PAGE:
Collaboration skills are both generic and content/context-specific in that the collaborative skills themselves do not typically vary across content areas. However, the content and context in which the collaborative activity is situated can have a significant effect on the students’ ability to transfer their skills. For example, students can contribute much more effectively in collaborative tasks—offering resources, ideas, and efforts—when they have at least some content knowledge. Without such knowledge, students act more as observers than as true collaborators. Collaboration is also intertwined with other cognitive, interpersonal, and intrapersonal competencies: effective collaboration requires communication skills, metacognition, self-direction, and so on.

Development of Collaboration Skills

We know little about how collaboration develops over time. Research about the developmental nature of collaboration is limited, and there is no research-based sequence of learning 21st Century skills—descriptions of how students typically achieve mastery from less to more sophisticated—that yet exists. The existing research typically is observational, producing descriptions of ways students may demonstrate success skills.

Instruction to Support the Development of Collaboration

There is no evidence that merely placing students in a group will teach or improve student collaboration skills. Most of us have been assigned a group project where the work is divided into smaller pieces, completed independently, and then the parts are put together. This type of group work does not require collaboration and is better described as parallel work.

Teachers play a significant role in setting up the conditions for collaboration to occur. Specifically, teachers should attend to group formation, their role in scaffolding and modeling collaborative skills, task/project structure and design, and feedback to help improve student learning.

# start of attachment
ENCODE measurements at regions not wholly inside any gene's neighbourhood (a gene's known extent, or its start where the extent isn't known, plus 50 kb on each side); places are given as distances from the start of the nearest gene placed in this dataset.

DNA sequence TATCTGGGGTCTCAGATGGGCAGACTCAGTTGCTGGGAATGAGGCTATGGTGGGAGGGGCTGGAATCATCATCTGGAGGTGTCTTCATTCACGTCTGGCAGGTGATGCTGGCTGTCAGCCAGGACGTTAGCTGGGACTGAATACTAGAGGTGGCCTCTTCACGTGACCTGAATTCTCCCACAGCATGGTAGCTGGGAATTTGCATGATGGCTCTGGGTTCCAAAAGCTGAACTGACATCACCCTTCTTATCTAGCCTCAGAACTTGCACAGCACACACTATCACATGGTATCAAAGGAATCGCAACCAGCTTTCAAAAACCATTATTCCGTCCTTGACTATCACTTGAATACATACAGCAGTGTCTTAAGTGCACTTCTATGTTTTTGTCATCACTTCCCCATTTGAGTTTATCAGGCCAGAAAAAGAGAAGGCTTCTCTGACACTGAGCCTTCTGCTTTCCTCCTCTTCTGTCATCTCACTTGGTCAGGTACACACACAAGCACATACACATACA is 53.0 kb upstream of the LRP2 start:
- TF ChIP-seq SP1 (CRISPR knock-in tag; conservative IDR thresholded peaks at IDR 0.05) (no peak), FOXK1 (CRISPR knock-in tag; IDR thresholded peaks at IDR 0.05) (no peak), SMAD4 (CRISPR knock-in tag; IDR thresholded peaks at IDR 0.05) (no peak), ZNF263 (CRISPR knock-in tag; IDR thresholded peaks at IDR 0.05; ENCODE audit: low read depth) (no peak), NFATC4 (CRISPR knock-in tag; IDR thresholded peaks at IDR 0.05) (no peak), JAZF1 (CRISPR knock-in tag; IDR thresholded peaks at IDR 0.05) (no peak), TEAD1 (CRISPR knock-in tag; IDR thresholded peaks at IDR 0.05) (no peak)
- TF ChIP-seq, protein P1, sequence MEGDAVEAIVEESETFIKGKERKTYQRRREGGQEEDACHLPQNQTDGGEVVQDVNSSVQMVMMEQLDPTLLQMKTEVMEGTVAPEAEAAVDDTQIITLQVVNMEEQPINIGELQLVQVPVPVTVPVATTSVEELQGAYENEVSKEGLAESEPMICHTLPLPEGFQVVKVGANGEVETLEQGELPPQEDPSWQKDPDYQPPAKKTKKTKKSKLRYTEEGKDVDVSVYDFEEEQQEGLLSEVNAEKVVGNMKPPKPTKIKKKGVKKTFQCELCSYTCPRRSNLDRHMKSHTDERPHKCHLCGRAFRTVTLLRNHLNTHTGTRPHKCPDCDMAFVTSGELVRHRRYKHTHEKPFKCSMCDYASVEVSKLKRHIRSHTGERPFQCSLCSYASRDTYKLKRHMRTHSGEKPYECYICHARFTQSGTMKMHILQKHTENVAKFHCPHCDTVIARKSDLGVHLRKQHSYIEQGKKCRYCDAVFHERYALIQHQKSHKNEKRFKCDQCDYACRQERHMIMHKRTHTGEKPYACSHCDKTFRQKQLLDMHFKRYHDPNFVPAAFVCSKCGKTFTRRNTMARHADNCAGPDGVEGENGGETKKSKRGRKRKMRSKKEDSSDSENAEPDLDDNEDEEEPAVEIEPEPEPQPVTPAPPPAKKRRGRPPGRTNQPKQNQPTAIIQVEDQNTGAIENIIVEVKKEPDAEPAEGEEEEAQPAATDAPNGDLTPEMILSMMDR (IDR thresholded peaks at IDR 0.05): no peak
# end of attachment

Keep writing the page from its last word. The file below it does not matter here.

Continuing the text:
• Group formation: Generally, with more students in a group, the easier it is for a student to free ride—letting other students do the work. Heterogeneous grouping appears to benefit lower-achieving students.
  • Participation guidelines: Collaboration is more likely when teachers set clear guidelines for group participation, such as supporting ideas with reasons or discussing alternative solutions. Teachers also support collaboration when they establish norms for group communication and model those norms.
  • Task structure/activation: Rote learning and simple tasks are less likely to promote collaboration. The structure of the task must activate particular learning processes and mechanisms for effective collaboration to occur. Tasks should be sufficiently complex, authentic, and novel to elicit elaborated explanations and group thinking so that all students—not just the highest achieving—can demonstrate the desired performance.